A forest fire has broken out in Turkey’s tourist town of Datca, forcing some 2,400 people to evacuate the area.
Image Credit: Joachim Pressl on Unsplash
By Reuters, Team MEB
Turkish authorities kept up efforts to contain a wildfire in the southwestern Datca peninsula on Thursday, as strong winds overnight fanned the flames and forced some 2,400 people to evacuate the area.
Forestry Minister Vahit Kirisci said preliminary evaluations showed the fire broke out at a transformer in the area and up to 600 hectares of land was affected so far.
He said strong winds made it more difficult to contain the blaze, which broke out around midday on Wednesday.
“What makes our job a little more difficult is the wind effect, the direction and intensity of which are unpredictable,” he said early on Thursday.
Health Minister Fahrettin Koca said 19 people had been affected by the fire and nine of them were still being treated as of Thursday morning. Some 2,400 people were evacuated as a precaution, Kirisci said.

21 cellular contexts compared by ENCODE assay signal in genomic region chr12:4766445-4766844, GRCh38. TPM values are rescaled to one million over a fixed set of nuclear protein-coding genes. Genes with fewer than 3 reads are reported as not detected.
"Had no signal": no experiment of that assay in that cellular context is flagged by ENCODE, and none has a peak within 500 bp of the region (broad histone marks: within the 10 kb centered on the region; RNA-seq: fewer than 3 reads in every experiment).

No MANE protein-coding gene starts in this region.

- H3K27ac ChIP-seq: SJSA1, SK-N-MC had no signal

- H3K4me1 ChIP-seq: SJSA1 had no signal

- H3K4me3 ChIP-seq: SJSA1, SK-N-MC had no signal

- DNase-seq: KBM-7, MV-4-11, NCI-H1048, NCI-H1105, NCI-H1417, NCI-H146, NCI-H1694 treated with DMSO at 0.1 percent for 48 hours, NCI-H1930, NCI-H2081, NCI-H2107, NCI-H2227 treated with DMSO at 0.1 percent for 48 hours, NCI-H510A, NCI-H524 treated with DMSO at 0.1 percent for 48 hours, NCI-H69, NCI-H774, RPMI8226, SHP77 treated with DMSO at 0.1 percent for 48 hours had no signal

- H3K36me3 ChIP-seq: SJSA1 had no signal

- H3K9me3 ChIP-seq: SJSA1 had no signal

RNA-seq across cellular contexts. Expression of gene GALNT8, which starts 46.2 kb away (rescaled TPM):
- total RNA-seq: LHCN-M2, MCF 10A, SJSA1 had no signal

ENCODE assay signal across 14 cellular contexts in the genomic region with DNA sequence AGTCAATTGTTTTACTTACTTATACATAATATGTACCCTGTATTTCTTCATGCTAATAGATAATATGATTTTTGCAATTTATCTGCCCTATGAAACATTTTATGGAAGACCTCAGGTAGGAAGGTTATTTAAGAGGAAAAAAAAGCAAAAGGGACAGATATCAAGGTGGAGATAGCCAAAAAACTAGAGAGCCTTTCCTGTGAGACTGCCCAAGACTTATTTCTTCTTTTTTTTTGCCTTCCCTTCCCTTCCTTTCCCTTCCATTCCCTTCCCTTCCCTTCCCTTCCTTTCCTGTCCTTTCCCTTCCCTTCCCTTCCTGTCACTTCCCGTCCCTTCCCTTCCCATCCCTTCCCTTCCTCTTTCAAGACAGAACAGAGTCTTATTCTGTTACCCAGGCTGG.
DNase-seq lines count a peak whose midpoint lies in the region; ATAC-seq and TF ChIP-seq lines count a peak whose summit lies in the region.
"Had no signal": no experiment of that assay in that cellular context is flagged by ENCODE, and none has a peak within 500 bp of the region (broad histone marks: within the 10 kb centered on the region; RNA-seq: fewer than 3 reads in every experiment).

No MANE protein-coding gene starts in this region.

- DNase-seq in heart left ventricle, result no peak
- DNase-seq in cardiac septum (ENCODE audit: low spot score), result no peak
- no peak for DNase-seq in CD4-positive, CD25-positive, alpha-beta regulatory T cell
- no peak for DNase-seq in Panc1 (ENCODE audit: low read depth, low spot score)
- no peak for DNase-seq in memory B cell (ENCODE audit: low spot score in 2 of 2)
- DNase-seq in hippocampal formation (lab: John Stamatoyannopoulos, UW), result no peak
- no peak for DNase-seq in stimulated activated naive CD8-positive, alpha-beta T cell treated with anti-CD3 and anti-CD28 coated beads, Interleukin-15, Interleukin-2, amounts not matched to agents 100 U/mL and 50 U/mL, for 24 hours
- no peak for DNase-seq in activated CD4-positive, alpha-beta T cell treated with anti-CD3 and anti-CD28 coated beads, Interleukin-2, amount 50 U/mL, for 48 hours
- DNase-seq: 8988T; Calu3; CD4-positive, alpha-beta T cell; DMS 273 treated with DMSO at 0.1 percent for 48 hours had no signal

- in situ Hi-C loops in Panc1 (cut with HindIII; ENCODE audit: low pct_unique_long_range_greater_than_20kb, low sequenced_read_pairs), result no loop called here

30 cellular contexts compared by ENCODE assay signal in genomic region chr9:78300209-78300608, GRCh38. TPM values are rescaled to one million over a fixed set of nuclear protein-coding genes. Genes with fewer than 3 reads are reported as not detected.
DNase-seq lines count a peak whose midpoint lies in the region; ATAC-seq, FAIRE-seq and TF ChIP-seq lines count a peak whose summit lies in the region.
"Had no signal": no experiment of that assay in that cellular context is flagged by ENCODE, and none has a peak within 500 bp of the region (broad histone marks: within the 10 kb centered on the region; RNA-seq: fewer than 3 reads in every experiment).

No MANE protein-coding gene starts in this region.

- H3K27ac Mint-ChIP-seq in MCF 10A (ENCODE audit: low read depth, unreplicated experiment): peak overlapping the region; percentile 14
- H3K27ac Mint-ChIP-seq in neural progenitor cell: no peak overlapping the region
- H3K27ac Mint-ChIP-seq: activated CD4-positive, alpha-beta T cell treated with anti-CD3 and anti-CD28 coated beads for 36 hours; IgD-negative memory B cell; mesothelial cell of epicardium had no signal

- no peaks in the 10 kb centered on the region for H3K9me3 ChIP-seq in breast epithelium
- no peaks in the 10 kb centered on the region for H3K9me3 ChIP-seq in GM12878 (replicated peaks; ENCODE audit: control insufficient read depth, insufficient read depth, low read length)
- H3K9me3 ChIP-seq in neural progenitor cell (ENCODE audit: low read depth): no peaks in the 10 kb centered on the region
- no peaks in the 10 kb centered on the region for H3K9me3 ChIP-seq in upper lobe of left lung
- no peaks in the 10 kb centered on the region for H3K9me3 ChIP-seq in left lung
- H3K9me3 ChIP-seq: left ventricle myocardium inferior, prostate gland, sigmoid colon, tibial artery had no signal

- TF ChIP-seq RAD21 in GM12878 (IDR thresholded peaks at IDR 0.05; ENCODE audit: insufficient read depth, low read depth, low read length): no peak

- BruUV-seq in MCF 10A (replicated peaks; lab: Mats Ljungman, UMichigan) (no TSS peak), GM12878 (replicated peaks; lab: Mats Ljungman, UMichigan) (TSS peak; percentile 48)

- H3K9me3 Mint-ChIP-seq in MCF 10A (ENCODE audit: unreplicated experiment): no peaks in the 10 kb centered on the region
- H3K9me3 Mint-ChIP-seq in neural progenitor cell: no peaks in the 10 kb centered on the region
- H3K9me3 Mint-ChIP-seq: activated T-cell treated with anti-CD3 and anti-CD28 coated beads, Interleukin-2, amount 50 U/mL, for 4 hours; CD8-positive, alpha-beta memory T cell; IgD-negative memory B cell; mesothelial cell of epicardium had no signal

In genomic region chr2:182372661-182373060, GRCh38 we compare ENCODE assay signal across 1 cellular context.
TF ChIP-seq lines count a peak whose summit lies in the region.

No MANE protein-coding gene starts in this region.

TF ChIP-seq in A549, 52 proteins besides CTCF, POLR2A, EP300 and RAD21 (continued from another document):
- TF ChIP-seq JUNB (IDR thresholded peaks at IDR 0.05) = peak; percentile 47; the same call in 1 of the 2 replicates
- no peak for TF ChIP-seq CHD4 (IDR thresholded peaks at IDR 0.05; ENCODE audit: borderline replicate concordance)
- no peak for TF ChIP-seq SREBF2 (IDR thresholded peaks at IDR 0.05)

Authorities said 10 planes and 20 helicopters, including one that can operate at night, were involved in the efforts to douse the flames.
Countries like France and Portugal – suffering from a second heatwave in as many months – have been hit by a series of wildfires over the last few weeks. Scientists say human-induced climate change is making heatwaves more likely and more severe.
The blazes in southwestern Turkey conjured memories of last year’s summer fires which ravaged 140,000 hectares (345,950 acres) of countryside, the worst on record.
A suspected deliberate fire in June destroyed 4,500 hectares of forest land nearby, prompting members of the opposition to criticise the government for not being sufficiently prepared even after last year’s fires.
Another fire that broke out in the Aegean resort town of Cesme was contained on Thursday morning, the forestry authority said.